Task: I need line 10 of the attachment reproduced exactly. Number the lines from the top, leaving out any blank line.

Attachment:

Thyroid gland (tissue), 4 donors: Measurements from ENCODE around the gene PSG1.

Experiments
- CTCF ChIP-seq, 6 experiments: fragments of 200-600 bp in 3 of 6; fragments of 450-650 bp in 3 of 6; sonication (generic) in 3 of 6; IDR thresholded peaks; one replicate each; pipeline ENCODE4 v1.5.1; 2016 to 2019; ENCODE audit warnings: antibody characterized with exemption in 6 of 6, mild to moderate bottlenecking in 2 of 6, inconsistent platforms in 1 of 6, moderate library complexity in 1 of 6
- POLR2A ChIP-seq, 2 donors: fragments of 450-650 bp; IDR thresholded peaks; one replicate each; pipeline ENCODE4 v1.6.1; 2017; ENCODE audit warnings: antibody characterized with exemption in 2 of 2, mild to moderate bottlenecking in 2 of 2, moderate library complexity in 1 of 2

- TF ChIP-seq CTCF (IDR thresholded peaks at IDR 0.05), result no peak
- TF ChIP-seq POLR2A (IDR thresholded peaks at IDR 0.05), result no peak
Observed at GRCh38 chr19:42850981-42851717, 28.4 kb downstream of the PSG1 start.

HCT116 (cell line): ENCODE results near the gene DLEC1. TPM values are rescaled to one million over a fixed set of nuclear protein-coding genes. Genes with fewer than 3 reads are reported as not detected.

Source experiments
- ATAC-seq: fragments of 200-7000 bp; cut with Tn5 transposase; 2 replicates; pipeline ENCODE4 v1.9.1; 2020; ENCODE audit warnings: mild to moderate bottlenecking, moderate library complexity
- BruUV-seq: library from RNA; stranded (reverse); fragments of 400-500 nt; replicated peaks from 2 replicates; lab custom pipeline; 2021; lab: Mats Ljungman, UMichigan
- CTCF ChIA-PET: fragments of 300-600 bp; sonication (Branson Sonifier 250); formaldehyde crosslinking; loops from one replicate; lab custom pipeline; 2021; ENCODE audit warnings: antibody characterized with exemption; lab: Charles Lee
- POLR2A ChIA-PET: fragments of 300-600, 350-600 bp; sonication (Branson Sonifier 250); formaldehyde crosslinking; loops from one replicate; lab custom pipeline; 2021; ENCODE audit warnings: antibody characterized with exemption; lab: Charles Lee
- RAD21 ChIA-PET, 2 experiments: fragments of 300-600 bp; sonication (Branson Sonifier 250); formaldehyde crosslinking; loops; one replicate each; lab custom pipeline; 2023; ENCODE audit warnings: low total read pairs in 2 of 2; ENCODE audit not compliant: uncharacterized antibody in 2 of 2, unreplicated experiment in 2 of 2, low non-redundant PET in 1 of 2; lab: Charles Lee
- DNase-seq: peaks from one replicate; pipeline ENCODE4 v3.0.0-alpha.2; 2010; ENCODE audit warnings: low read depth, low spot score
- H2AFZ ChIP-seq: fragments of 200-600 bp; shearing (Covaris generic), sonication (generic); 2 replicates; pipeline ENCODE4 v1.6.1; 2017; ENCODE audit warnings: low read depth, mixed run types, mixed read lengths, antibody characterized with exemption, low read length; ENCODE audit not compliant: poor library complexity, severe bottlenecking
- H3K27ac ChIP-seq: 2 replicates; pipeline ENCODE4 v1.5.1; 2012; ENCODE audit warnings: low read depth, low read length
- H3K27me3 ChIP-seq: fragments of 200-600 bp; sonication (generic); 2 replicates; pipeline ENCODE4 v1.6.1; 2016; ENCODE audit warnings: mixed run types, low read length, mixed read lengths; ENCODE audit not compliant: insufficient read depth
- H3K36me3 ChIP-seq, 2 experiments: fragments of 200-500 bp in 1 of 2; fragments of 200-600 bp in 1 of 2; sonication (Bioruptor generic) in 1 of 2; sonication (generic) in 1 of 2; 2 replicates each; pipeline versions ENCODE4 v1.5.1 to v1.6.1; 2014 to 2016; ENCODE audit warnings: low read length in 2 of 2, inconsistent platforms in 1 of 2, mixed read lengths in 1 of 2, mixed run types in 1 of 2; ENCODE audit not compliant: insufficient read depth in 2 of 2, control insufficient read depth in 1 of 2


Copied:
- ATAC-seq: fragments of 200-7000 bp; cut with Tn5 transposase; 2 replicates; pipeline ENCODE4 v1.9.1; 2020; ENCODE audit warnings: mild to moderate bottlenecking, moderate library complexity